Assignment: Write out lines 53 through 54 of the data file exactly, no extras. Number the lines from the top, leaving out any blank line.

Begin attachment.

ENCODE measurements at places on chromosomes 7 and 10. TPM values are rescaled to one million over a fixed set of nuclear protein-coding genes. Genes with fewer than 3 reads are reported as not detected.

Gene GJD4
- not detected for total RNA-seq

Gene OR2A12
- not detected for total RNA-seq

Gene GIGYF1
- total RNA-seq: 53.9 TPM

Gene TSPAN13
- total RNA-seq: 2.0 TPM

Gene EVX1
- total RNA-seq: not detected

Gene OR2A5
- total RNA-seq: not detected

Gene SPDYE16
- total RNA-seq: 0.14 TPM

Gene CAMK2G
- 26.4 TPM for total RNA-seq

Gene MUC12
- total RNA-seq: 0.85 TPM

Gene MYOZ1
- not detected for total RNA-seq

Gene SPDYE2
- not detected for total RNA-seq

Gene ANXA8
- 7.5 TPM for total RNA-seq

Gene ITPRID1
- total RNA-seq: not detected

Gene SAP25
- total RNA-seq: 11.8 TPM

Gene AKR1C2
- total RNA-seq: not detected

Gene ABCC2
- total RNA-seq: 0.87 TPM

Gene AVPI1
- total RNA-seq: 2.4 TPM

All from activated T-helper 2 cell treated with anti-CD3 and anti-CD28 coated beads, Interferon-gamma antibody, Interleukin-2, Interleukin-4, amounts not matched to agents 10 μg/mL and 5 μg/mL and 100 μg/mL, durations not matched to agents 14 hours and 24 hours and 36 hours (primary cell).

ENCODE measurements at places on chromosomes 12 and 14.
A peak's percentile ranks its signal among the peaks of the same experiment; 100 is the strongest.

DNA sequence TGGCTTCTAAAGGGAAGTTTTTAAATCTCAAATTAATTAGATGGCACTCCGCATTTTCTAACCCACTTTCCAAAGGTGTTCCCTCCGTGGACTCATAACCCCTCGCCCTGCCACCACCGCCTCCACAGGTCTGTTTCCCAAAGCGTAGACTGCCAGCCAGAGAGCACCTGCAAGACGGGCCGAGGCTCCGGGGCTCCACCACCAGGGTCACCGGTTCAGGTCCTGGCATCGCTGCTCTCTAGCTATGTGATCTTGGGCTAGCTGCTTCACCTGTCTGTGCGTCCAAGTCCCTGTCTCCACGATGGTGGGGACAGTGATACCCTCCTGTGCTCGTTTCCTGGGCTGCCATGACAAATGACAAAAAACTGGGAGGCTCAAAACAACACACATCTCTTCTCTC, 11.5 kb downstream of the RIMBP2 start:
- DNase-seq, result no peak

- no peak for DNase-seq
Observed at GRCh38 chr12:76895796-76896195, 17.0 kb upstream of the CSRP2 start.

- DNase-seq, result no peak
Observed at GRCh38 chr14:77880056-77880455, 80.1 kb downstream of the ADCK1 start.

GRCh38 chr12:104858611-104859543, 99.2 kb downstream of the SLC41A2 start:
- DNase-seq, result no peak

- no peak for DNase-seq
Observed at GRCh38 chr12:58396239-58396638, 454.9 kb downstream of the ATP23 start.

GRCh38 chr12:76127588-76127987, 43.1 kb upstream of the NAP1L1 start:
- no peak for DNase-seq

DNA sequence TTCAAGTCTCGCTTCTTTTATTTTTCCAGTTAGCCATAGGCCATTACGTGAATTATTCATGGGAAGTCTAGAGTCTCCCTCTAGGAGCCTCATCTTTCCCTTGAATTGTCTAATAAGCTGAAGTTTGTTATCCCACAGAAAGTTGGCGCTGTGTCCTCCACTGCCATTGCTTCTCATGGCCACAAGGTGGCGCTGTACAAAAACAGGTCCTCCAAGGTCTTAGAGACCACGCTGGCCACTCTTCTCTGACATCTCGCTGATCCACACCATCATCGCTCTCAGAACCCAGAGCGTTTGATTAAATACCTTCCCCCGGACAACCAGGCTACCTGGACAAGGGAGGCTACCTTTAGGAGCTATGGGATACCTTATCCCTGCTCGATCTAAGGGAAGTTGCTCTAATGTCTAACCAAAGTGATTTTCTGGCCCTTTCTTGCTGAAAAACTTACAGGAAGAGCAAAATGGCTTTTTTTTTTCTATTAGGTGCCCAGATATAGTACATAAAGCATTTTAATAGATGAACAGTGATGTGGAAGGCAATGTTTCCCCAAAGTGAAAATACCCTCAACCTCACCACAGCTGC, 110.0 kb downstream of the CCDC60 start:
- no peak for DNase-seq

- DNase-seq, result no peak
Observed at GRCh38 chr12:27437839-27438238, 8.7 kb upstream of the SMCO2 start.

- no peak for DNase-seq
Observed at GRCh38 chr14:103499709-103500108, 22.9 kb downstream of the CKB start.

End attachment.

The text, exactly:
- DNase-seq, result no peak
Observed at GRCh38 chr12:27437839-27438238, 8.7 kb upstream of the SMCO2 start.